What is Swimming?
Swimming is the recreational or sports practice of movement and displacement on the water. Using only the arms and legs of the human body. It is also a technique that is learned as a method of survival (in fact, it is taught in numerous educational curricula). And that is practiced as an exercise given its many benefits to the body.
Your practice can be competitive or merely recreational. As a formal sport, it is one of the most practiced in the world, included in the Olympic disciplines and carried out in pools of different lengths (50, 100, 200, 400, 800, and 1500 meters).
Swimming is possible because the human body is slightly less dense than water, so it always tends to float with lifeguard training. Our relationship with water is very particular, despite being terrestrial beings, since at birth we are extracted from a totally submerged environment such as the maternal womb.
In fact, infants show an innate tendency to swim and certain diving reflexes, such as automatic breath-holding, slowing of the heart rate, and reduced circulation to the extremities (it is the mammalian diving reflex ).
History of swimming
Swimming has been practiced since time immemorial, and there is evidence of its knowledge in cave paintings over 7,000 years old. It is also mentioned in texts from later times, such as 2,000 BC. C.: the Odyssey, the Iliad, the Bible, etc.
Importance of swimming
Swimming is much more than a sports practice, it is also a skill and a technique that on many occasions can represent the difference between life and death. A good swimmer is more likely to survive certain maritime accidents, or fall overboard from boats (if he is conscious and fully aware).
On the other hand, swimming is one of the most popular sports practices in the world. It provides a large number of benefits to the respiratory and circulatory systems of human beings, as we will see later.
There are numerous styles of swimming, some personalized or rarely used. But generally, there are four main styles with lifeguard training. Which are distinguished in competitions and are endorsed by the International Swimming Federation.
Chest or breaststroke style. Also known as “frog style”, since the human body is similar in movements to that of certain amphibians. It consists of floating face down with the arms pointing forward and the legs slightly bent. Drawing them in and stretching them in the same rhythm.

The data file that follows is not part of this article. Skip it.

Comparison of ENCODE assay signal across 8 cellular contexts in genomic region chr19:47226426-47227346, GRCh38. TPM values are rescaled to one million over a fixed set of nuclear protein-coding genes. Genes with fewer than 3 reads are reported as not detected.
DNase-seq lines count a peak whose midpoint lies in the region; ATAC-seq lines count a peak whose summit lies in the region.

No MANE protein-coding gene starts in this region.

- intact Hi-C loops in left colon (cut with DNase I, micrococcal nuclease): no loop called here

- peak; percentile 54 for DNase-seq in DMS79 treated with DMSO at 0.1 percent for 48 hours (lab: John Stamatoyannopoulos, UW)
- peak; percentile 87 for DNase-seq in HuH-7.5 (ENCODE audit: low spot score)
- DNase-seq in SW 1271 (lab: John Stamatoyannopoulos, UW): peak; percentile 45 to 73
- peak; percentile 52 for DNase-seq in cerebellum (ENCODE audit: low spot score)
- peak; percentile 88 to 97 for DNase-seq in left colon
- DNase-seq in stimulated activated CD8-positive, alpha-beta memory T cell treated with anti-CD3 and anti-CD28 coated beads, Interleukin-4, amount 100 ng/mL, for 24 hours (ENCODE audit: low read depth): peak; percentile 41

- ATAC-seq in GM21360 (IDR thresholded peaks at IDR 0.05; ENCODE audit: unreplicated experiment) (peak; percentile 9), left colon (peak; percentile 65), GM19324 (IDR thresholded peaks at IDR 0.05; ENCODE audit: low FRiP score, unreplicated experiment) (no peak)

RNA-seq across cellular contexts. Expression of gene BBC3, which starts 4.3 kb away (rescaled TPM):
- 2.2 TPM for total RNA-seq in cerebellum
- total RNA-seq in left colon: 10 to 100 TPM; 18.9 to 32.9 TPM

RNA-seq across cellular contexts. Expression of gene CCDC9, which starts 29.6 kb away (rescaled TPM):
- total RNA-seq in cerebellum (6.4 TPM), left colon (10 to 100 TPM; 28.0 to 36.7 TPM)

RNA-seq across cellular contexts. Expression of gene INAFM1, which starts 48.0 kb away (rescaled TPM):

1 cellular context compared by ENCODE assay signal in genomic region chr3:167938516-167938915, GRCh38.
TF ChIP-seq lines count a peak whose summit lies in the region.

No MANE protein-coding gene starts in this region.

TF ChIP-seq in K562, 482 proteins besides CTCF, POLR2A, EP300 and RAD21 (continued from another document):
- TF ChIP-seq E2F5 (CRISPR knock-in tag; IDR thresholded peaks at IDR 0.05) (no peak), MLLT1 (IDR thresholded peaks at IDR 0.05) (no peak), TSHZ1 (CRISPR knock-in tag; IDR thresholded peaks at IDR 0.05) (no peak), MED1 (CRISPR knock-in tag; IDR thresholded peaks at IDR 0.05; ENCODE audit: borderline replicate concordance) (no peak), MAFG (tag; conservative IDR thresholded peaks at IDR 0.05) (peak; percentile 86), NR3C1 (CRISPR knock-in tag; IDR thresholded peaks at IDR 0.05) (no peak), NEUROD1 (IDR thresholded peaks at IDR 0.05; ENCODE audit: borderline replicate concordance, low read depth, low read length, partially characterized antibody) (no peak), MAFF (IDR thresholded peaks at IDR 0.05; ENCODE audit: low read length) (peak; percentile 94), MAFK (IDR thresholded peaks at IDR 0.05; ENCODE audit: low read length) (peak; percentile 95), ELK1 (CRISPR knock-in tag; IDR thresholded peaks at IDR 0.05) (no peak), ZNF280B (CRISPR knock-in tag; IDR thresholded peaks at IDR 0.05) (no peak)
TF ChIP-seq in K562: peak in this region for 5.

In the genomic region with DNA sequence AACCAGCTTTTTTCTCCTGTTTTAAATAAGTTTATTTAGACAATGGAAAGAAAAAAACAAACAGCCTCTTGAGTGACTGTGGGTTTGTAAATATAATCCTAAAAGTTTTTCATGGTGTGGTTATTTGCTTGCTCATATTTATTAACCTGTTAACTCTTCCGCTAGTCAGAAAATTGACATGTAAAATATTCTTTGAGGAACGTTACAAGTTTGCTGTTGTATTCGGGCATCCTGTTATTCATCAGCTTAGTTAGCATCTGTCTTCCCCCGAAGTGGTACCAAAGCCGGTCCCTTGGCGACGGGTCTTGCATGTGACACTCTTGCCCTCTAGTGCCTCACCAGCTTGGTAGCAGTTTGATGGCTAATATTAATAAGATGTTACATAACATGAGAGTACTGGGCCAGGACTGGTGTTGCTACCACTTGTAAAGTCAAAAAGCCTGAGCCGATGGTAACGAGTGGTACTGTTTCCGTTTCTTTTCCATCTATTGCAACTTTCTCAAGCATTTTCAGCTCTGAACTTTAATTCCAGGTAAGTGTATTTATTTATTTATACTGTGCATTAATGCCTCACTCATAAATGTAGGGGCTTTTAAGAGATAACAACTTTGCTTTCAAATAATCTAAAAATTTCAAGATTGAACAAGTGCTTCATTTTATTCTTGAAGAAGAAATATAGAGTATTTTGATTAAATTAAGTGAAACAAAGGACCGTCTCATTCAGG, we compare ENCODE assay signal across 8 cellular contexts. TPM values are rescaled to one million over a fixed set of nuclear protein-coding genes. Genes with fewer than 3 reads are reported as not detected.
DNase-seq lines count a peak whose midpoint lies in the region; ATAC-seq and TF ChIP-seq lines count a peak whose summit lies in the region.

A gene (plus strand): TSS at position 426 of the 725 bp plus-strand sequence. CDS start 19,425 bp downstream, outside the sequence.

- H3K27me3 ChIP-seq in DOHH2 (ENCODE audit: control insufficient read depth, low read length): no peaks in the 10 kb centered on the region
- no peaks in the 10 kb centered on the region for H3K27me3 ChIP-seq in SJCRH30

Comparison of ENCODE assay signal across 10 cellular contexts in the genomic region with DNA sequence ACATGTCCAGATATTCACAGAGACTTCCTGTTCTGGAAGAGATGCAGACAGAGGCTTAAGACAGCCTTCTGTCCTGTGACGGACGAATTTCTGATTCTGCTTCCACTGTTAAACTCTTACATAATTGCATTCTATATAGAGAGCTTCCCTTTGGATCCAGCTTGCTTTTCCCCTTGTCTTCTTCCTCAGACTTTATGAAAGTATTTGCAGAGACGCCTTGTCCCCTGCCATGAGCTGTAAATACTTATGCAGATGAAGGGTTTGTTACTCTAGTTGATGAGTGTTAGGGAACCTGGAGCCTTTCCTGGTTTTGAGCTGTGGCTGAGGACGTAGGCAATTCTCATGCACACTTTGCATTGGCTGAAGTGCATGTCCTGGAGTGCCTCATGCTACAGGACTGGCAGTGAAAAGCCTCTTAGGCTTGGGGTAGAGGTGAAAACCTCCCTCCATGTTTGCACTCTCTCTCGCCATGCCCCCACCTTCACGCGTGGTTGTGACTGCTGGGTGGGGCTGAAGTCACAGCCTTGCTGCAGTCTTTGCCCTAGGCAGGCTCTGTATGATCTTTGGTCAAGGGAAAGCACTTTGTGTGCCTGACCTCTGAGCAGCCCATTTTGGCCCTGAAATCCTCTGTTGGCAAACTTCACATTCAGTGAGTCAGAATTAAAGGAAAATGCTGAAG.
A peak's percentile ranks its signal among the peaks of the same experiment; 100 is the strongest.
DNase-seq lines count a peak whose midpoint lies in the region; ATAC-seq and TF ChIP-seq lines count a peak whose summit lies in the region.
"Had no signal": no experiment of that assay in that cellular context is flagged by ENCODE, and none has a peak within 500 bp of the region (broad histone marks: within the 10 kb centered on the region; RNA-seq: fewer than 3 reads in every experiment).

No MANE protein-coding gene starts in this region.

Swimming and freestyle
Front crawl or freestyle. This style requires the swimmer to be straight, lying on one arm that plunges straight into the water, while the other emerges with the elbow flexed and the palm extended downward, ready to enter the water. Meanwhile, the legs move, relaxed, with the toes pointed and the feet turned inwards, giving oscillating kicks.
Back or dorsal style. A style essentially similar to the front crawl, but face up, with the back submerged in the water, moving one arm in the air with the palm of the hand coming out from under the leg, while the other propels the body into the water.
Butterfly style. A variation of the breaststroke or breaststroke, in which both arms move forwards and backward together under the water. Driving the torso forward, continuously and accompanied by an undulating movement of the hips. Which submerges the head when entering into the water and culminates with a kick called “dolphin”. Because of its resemblance to the swimming of these animals, using the feet together.
Swimming has both physical and psychological benefits for health with lifeguard training. Since it is one of the most complete sports practices known. Strengthening almost the entire musculature of the body and stimulating mental coordination and memory.
The decrease in blood pressure and the burning of fat. Since the body must lose twice as many calories to stay warm.
It improves and strengthens the cardiac and vascular systems. As it subjects the heart to continuous and coordinated work with breathing, also increases the athlete’s lung capacity.
It relaxes the muscles by mobilizing almost all the muscles of the body in a coordinated way. Without holding positions for too long.
Lacking impact like land sports, it allows you to strengthen the muscles without subjecting them to the stress of gravity.
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